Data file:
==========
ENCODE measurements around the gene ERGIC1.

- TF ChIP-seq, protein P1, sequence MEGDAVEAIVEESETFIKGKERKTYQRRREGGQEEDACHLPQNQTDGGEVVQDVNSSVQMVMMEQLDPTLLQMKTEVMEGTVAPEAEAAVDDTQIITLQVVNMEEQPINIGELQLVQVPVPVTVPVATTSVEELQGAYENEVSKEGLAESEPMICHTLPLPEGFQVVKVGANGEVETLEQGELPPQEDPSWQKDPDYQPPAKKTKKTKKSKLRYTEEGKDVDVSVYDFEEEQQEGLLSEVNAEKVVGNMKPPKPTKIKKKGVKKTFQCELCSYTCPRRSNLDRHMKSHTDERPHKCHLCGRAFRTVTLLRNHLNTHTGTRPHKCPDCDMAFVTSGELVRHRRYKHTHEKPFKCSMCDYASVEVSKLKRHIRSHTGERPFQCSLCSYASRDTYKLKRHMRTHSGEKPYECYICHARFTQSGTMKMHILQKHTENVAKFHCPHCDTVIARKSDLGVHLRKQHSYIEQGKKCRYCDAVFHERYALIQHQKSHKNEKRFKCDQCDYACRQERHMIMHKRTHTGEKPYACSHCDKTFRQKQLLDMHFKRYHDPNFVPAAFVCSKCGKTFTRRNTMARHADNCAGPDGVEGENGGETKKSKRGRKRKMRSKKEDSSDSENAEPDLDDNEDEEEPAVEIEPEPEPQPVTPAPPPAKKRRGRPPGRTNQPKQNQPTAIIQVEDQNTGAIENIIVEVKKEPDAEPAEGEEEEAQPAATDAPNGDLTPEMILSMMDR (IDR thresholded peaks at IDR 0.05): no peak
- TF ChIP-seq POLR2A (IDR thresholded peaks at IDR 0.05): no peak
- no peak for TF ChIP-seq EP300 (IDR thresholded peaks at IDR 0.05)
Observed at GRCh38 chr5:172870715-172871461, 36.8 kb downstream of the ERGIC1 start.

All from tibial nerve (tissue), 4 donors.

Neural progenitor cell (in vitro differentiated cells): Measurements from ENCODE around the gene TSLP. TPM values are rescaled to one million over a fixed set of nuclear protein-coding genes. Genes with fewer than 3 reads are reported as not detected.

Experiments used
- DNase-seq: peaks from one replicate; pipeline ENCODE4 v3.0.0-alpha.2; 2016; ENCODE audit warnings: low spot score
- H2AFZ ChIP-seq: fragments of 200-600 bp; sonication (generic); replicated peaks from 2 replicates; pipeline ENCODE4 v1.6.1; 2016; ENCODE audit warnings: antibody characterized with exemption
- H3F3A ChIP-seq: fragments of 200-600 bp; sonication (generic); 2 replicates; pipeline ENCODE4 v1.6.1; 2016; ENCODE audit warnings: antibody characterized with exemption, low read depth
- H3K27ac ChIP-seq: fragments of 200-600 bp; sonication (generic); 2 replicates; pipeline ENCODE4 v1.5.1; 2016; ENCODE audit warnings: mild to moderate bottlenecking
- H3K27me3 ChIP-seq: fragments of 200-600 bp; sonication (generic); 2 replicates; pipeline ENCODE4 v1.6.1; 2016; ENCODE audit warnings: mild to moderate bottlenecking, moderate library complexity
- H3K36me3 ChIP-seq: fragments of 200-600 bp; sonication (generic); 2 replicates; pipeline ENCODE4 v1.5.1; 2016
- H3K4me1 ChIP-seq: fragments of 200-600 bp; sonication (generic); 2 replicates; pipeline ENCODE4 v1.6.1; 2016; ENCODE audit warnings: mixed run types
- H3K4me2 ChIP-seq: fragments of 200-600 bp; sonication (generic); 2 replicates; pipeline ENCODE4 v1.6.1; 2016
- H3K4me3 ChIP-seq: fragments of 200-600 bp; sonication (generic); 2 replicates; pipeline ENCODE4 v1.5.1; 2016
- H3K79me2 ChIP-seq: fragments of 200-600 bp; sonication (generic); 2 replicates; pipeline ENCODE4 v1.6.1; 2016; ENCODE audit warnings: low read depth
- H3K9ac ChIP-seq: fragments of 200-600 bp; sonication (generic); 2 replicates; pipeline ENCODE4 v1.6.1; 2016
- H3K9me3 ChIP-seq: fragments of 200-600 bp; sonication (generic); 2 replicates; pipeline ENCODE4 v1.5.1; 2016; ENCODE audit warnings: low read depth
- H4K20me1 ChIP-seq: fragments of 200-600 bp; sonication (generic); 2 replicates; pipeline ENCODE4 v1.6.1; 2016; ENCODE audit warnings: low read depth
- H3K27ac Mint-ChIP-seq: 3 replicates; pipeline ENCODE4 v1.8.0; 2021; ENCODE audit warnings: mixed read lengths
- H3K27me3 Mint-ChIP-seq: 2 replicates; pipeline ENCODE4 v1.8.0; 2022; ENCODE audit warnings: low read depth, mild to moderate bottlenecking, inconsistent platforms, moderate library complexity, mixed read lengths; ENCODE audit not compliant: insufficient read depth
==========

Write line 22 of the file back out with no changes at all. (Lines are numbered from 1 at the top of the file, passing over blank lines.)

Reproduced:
- H3K27ac Mint-ChIP-seq: 3 replicates; pipeline ENCODE4 v1.8.0; 2021; ENCODE audit warnings: mixed read lengths